Zero Emissions Gasoline Production - Part II

My previous piece dealt with a claimed breakthrough in liquid fuel production occurring in the context of coal gasification, the prevailing form of coal-to-liquids conversion technology. This second installment focuses on the details of this new variant.

In Situ without Fire

All previous attempts to produce syngas underground have involved igniting the coal in place. The process is wasteful in that it cannot be precisely controlled as is the case with a surface gasifier, but inasmuch as it dispenses with an external reactor, it eliminates a major cost item. Proponents cite vastly cheaper capital costs on this account, but it must be said that the few governments reports on the process tell a different tale. Capital costs are still likely to be in the hundreds of millions of dollars for a small commercial plant, which is less than for a full blown surface processing operation but hardly inexpensive.

The IEP new process eschews conventional combustion methods and substitutes what the company calls a geothermic fuel cell. The company claims significant cost and emissions advantages for this technology.

The term geothermic refers to the fact that the fuel cell in this application is used to heat the coal to a temperature where gasification occurs. The fuel cell itself is of the solid oxide type.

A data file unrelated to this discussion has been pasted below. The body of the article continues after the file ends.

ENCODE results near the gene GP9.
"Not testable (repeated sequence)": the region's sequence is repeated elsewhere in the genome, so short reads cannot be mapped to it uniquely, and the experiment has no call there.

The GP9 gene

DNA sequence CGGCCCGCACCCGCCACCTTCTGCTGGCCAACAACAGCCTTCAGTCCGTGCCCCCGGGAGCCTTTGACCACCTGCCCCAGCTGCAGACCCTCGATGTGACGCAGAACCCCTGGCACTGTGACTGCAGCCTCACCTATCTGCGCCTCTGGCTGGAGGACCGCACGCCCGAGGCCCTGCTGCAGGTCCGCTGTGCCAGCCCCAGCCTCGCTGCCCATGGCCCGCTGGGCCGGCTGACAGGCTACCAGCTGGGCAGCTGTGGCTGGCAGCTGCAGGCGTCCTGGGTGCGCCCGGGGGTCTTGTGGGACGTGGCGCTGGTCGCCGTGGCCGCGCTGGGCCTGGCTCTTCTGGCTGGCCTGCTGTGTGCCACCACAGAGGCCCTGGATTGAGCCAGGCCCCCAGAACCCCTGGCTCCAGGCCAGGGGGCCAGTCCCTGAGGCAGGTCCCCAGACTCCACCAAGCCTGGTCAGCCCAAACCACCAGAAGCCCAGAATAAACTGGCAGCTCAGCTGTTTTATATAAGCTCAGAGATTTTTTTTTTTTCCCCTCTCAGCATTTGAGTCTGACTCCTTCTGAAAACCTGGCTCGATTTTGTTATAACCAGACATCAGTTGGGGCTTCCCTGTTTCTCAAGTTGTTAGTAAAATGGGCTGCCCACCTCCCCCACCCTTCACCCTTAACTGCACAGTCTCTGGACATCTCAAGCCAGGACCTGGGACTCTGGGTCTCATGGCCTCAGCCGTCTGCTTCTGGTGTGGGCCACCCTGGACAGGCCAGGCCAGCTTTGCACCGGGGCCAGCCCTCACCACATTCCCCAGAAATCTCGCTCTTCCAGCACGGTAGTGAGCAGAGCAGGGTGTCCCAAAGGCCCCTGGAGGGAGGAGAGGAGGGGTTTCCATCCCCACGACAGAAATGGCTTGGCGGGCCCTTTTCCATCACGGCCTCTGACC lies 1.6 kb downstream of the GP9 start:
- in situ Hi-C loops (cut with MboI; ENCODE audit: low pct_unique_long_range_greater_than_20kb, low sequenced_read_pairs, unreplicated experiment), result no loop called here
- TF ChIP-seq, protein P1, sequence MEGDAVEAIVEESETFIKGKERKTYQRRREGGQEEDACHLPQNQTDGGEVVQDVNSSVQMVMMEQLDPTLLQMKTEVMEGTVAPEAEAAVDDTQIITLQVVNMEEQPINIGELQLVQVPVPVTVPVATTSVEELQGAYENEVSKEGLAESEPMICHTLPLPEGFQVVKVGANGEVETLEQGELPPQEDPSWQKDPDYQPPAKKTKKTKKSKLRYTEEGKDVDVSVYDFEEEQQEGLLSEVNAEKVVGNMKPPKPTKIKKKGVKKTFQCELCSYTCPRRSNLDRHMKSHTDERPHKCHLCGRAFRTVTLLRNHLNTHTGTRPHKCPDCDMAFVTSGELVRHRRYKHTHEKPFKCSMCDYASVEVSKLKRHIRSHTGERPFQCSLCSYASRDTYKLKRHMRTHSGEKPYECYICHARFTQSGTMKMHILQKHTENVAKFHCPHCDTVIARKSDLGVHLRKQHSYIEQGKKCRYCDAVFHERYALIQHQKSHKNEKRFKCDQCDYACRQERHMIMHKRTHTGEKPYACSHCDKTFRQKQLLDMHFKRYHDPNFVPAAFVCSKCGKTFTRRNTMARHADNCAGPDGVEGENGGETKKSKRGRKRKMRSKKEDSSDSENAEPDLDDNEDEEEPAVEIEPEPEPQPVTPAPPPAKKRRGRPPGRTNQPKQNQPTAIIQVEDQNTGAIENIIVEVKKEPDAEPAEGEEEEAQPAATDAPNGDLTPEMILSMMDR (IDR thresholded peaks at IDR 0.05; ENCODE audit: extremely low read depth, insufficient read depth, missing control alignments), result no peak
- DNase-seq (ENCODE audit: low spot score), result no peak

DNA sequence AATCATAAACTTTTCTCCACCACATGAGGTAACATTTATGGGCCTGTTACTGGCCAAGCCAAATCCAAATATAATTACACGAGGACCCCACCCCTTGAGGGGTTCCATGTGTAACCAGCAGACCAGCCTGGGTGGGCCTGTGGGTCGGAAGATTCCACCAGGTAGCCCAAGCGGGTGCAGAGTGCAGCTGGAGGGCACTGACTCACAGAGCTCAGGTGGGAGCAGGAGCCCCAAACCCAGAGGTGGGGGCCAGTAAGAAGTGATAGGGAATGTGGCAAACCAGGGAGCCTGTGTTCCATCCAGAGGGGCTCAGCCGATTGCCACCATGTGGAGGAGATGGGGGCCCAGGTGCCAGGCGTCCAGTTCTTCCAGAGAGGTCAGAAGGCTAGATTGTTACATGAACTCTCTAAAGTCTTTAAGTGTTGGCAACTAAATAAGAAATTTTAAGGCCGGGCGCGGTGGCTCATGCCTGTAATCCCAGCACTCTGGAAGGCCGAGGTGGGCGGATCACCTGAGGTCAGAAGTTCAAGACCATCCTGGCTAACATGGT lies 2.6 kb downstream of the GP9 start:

Solid oxide fuel cells are high temperature designs with solid ceramic electrolytes. Siemens-Westinghouse is the major manufacture of this type, though a multitude of other companies have attempted to compete against them. The IEP fuel cell is not a Siemens product, however, but is instead a proprietary design developed by Battelle, a major American scientific research organization.

Most solid oxide cells run on either natural gas or syngas, the latter being a combination of hydrogen and carbon monoxide. The IEP unit only utilizes carbon monoxide, which, while readily obtainable from the coal itself, is a fairly low energy fuel. The hydrogen produced from coal is presumably utilized for the production of hydrogen rich syngas which will be converted in light and middles distillates.

Solid oxide fuel cells are highly efficient, exceeding 50% energy conversion rates in producing electricity from the chemical reaction and 80% efficiency if one factors in the heat they produce as well. As is the case with batteries they produce electrical energy through ionization processes rather than combustion and are not subject to the efficiency limitations of heat engines utilizing internal or external combustion. They do however produce carbon dioxide as a waste product—nearly 100% CO2 when pure carbon monoxide is used as a fuel. But compared to combustors they produce less CO2 per a given value of electrical or thermal energy generated.

IEP claims an 80% reduction in CO2 emissions, a figure which I find questionable. Solid oxide fuel cells are certainly more energy efficient than combustors but not several times as efficient. Still, a real reduction should be realized, and, moreover, the exhaust should be a very pure CO2 stream if only carbon monoxide is used as fuel.